Session Type: Poster Session (Monday)
Session Time: 9:00AM-11:00AM
Background/Purpose: Fatigue is a sensation of weakness and lack of energy which is common in patients with rheumatoid arthritis (RA), contributing to reduced quality of life. Fatigue may be associated with inflammatory activity as well as with bio-psycho-social factors. However, these associations may be changed during effective treatment. The present study explores this issue by assessing the cross-sectional and longitudinal associations between fatigue and inflammatory markers (ultrasound, clinical and C-reactive protein (CRP) assessments) as well as bio-psycho-social factors.
Methods: A total of 208 patients with established RA (mean (SD) age 53 (13) years, disease duration 10 (9) years, 81% women, 79% anti-CCP positive) were examined when initiating biologic DMARDs at baseline as well as after 1, 2, 3, 6 and 12 months, including fatigue (0-10, as part of the RAID score), patient-reported outcome measures (PROMs) (joint pain VAS, patient’s global disease activity VAS (PGA), MHAQ, pain catastrophizing , SF-36 Mental Health scale score), clinical examinations (performed by a study nurse including examiner’s global disease activity VAS (EGA), 28 tender and swollen joint counts (28TJC, 28SJC)) and CRP. Ultrasound examinations (semi-quantitative scoring (0-3)) of grey scale (GS) and power Doppler (PD)) were performed of 36 joints and 4 tendons by one rheumatologist (HBH; Siemens Acuson Antares, excellence version, 5-13 MHz probe). Correlations were assessed by Spearman’s rho. The predictive value of baseline fatigue on ultrasound, clinical and laboratory assessments as well as PROMs were explored for all follow-up visits by use of multiple linear regression analysis with adjustment for demographic values (age, sex and disease duration).
Results: Fatigue levels diminished during follow-up (baseline median (IQR) 5 (3-7), 12 months 2 (1-5)). Table 1 shows the strong cross-sectional correlations between fatigue and scores of PROMs, low correlations with EGA/SJC/CRP and lack of correlations with ultrasound scores. Baseline fatigue levels predicted scores of PROMs at all examinations (table 2). No/low associations were found between baseline fatigue and 28SJC/EGA/sum score GS and PD at follow-up.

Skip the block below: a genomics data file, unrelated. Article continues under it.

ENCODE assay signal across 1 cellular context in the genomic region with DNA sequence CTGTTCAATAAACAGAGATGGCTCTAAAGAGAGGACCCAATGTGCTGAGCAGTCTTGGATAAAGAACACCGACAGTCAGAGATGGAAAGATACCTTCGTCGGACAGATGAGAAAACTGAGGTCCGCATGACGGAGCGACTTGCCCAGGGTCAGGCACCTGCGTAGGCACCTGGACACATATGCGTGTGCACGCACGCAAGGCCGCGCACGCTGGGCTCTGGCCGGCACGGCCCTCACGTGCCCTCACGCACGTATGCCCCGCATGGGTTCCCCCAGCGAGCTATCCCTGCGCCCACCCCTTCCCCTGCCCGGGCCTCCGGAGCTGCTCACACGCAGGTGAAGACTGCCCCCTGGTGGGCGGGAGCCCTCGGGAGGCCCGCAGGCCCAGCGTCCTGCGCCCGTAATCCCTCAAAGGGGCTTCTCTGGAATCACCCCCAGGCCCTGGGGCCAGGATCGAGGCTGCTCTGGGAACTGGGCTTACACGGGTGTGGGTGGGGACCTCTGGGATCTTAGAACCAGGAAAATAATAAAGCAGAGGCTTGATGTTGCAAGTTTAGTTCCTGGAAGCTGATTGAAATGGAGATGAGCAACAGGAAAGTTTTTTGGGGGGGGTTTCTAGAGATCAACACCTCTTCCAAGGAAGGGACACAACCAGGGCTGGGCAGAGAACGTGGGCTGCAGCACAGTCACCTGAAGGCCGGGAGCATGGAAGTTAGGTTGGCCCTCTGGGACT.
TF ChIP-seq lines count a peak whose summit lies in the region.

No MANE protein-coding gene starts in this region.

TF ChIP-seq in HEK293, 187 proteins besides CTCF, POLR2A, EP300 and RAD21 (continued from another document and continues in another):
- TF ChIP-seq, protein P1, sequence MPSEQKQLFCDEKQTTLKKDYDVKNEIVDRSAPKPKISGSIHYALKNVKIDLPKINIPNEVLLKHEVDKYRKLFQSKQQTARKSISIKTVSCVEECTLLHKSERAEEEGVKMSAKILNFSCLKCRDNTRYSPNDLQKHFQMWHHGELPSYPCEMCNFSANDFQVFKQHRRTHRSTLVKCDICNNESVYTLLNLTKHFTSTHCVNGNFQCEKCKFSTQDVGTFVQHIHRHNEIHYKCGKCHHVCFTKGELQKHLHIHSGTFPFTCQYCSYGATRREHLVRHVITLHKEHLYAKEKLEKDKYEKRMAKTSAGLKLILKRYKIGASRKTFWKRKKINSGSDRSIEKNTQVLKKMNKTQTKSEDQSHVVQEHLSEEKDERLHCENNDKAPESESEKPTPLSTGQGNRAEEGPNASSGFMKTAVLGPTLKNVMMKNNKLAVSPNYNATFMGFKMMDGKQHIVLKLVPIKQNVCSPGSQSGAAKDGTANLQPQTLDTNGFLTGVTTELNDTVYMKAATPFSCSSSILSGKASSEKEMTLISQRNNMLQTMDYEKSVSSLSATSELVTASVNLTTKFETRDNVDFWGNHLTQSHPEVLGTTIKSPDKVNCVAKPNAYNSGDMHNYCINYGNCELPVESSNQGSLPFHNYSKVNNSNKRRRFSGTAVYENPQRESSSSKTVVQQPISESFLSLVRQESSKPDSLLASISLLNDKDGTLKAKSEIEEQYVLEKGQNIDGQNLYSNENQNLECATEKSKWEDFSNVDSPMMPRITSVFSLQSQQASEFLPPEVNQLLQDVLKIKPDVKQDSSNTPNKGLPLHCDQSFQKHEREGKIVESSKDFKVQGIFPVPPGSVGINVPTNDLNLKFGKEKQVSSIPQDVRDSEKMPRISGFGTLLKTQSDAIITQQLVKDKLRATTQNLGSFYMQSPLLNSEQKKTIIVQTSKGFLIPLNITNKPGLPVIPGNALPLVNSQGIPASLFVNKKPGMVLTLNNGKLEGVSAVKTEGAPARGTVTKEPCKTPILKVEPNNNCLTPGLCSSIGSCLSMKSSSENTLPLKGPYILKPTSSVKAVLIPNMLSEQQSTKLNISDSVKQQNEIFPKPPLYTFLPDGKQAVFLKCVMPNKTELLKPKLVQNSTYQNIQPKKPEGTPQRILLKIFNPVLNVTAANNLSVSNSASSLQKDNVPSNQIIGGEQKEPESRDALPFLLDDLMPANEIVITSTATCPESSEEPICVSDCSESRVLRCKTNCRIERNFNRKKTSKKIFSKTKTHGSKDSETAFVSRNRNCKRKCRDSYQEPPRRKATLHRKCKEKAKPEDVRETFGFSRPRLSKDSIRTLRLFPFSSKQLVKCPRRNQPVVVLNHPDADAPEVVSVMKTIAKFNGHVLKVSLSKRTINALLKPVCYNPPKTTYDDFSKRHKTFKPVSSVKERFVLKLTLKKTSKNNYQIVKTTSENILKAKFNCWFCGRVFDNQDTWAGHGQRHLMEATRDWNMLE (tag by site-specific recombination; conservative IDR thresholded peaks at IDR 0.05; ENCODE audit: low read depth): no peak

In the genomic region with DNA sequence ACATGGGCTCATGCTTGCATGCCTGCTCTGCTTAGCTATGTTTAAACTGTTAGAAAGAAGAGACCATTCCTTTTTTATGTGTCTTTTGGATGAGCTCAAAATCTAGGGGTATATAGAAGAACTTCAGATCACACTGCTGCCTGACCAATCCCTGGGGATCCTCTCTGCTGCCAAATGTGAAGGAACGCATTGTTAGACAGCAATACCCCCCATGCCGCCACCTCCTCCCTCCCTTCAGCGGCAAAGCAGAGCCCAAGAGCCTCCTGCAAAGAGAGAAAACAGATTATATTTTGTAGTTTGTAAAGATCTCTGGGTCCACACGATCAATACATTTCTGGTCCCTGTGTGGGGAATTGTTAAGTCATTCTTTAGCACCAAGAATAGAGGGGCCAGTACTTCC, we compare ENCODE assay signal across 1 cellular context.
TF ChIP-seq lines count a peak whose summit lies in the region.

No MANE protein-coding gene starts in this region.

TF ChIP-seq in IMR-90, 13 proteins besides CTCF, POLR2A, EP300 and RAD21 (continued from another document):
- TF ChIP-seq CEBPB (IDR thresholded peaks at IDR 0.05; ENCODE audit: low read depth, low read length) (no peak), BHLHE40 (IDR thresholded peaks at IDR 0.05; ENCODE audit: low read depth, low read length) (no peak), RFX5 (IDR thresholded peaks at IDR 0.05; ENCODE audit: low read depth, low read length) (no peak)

Conclusion: Fatigue was strongly correlated with all PROMs but had low/no associations with objective measures of inflammation. Baseline fatigue predicted all the subjective outcomes at follow-up, but not CRP, SJC or ultrasound. Thus, fatigue was presently not associated with inflammatory activity, but with subjective outcomes.
To cite this abstract in AMA style:Hammer H, Michelsen B, Sexton J, Provan S, Uhlig T, Kvien T. Fatigue Levels Are Not Associated with Inflammatory Activity, but with Subjective Outcomes: Results from a Longitudinal Study of Patients with Rheumatoid Arthritis Initiating bDMARD Therapy [abstract]. Arthritis Rheumatol. 2019; 71 (suppl 10). https://acrabstracts.org/abstract/fatigue-levels-are-not-associated-with-inflammatory-activity-but-with-subjective-outcomes-results-from-a-longitudinal-study-of-patients-with-rheumatoid-arthritis-initiating-bdmard-therapy/. Accessed January 27, 2020.
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ACR Meeting Abstracts - https://acrabstracts.org/abstract/fatigue-levels-are-not-associated-with-inflammatory-activity-but-with-subjective-outcomes-results-from-a-longitudinal-study-of-patients-with-rheumatoid-arthritis-initiating-bdmard-therapy/